Helena Nicklin Investigates What Kosher Means For Wine

Helena Nicklin Investigates What Kosher Means For Wine

With Passover around the corner, many people will be looking for a tasty drop of wine that is officially kosher. Helena Nicklin looks at what kosher actually means for wine and tells us where to find the good stuff.

What is Passover?
Passover, also known as Pesach, is a Spring festival that is one of the most important holidays in the Jewish calendar; a time when Jewish people remember how Moses led their people away from Eygpt and the ties of slavery.

This year, the eight-day celebration begins on Saturday 27th March and as usual, will be marked with a series of rituals, which include specific meals such as the ‘seder’; a feast held at home on the first and second nights where the story of Moses is retold.

Given how strict the dietary rules are that govern kosher food, what does this mean for wine given the significant part it plays in Jewish celebrations?

Nuts, crackers and a bottle of kosher wine to celebrate Passover

What makes a wine kosher?
During Passover, the Jewish kosher laws go full steam ahead and anything leavened, i.e. made with yeast or raising agents, must be avoided. Grape wine is allowed as the yeast needed to begin fermentation comes from fruit, rather than grain, but certain preservatives such as potassium sorbate may not be used. Just like all kosher food, kosher wine must be made according to strict laws during all stages of its production and must be certified kosher.

Interpretations of the kosher rules can vary from community to community, but to officially be kosher, only practising Jewish workers should handle the wine at all stages of production from handling grapes to winemaking and bottling. This also means that care must be taken when sourcing anything that comes into contact with the wine, such as selected yeast strains and fining agents as they must also be kosher.

Some certification bodies require a rabbi to supervise the production process, but this isn’t always the case. Once the bottle is opened, it should also be handled by someone observant of the Sabbath, though there are some ways around that as we will see later.

Helena Nicklin explaining whether Kosher wine have a different taste compared to a typical wine

Do kosher wines taste different to normal wines?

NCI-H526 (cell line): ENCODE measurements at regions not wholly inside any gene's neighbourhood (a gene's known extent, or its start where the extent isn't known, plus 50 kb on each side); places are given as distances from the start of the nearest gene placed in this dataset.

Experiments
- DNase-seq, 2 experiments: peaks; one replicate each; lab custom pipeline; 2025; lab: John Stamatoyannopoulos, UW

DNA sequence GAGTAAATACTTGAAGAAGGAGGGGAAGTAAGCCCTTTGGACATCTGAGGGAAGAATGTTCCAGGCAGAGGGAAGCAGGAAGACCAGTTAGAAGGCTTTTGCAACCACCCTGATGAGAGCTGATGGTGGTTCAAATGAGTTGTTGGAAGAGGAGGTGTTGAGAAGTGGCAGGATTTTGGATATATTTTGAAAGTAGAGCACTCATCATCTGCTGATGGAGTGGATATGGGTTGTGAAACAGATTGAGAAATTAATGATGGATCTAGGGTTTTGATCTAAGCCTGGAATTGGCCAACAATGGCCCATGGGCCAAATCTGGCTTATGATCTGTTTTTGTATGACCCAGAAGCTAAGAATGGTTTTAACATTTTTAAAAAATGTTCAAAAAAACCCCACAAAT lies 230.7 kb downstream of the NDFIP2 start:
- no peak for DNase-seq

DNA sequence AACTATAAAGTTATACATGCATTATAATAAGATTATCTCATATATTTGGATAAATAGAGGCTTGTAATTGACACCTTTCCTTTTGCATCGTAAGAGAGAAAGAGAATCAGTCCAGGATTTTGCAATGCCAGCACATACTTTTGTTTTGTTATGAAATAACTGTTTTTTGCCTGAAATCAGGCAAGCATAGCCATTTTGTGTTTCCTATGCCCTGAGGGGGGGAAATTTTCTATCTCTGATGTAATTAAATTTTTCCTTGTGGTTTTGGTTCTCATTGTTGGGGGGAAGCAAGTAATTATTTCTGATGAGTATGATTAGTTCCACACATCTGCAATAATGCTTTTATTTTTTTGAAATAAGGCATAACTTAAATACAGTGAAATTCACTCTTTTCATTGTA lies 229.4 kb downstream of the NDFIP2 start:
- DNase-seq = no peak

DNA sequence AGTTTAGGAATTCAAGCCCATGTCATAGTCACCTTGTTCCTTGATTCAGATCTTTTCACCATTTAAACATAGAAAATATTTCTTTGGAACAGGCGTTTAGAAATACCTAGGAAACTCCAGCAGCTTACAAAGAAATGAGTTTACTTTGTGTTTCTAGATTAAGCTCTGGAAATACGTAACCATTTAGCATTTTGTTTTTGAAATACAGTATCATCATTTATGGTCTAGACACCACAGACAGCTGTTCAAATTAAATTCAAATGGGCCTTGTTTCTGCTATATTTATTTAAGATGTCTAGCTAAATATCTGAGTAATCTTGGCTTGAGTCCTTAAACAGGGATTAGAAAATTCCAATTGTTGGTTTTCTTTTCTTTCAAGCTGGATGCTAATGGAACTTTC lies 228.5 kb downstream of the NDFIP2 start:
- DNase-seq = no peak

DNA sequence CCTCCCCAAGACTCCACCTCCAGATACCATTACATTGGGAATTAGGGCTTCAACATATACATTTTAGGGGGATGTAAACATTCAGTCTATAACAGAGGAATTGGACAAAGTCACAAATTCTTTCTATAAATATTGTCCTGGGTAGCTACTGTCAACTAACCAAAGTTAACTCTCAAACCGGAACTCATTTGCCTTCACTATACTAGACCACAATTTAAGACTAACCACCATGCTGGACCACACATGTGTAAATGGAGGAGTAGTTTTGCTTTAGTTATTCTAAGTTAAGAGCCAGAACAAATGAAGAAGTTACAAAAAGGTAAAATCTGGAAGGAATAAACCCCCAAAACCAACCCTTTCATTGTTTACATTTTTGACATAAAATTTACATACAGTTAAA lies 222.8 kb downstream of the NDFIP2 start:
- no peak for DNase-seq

These days, most kosher wines are just like regular wines, but in the past, they didn’t have the best reputation for quality. Many of them would be sickly sweet in style or have a cooked taste to them – or both. Some kosher wines are heat treated as part of the production process, which can explain this and the reason for heat treating is to make the wine fit to be handled by non-Jewish or non-observant waiters while keeping its kosher status.

In the past, this used to mean bringing the wine to the boil, which destroyed much of its nuances and fresh flavours. Nowadays, these ‘mevushal’ wines as they are known when they are heat-treated, are usually flash-heated to 80˚C before immediately being cooled down to 16˚C, which is a gentler process and allows the wine to keep its structure and fresher flavours.

The reasoning behind the benefits of heating wine is not totally clear, however. Ostensibly, it’s to kill off any remnants of yeast, but as we saw before, normal wine yeast from grapes is allowed anyway as it is not from grain.

In any case, regardless of how the wine is heated, the process must be overseen by a mashgiach (a Jewish person who supervises any type of food or drink service), who will be in charge of tipping the fruit into the press and operating the pasteurization equipment. Once out, it can be handled as normal.

Fine kosher wines
Israel is leading the way with modern, fresher styles of kosher wine (seek out Baron Herzog, Flam, Dalton, Domaine du Castel and Golan Heights winery) and Bordeaux now has a fair share of kosher wine players too.

Here are some wines to seek out:


A bottle of Barkan Classic Sauvignon Blanc from Israel

Barkan Classic Sauvignon Blanc, Israel
£11.99 here

Bottle of Clos des Lunes Sauvignon Lune d’Argent

Clos des Lunes, Lune d’Argent
(Sauvignon, Sémillon)
£34.99 on offer here

Bottle of Domaine Les Marronniers Chablis France

Domaine Les Marronniers, Chablis, France
£41.99 here


A bottle of Jezreel Valley Adumim from Galilee in Israel

Jezreel Valley Adumim, Galilee, Israel
(Syrah, Shiraz Carignan and Argaman)
£32.99 here

A bottle of Château Clarke Listrac-Médoc from Bordeaux in France

Château Clarke, Listrac-Médoc, Bordeaux, France
(Merlot, Cabernet Sauvignon)
£34 here

A bottle of Château Lascombes Chevalier de Lascombes Margaux Bordeaux

Château Lascombes Chevalier de Lascombes, Margaux, Bordeaux
(Cabernet Sauvignon, Merlot, Petit Verdot, Cabernet Franc)
£80 here

Also try this smart range easily marked kosher in Selfridges here, this wide range of all sorts of kosher wines at kosherwine.co.uk and also kosherwinecellar.co.uk.

Read more wine guides, features and reviews by Helena here.

Helena Nicklin Investigates What Kosher Means For Wine 2


Helena Nicklin

Wine and Spirits Journalist

Helena Nicklin is a freelance wine and spirits writer, wine consultant, TV presenter and judge for various international wine awards. Most recently, she has co-produced and co-presented a global TV series for Amazon Prime called The Three Drinkers do Scotch Whisky.

error: Copying this content is prohibited by Luxurious Magazine®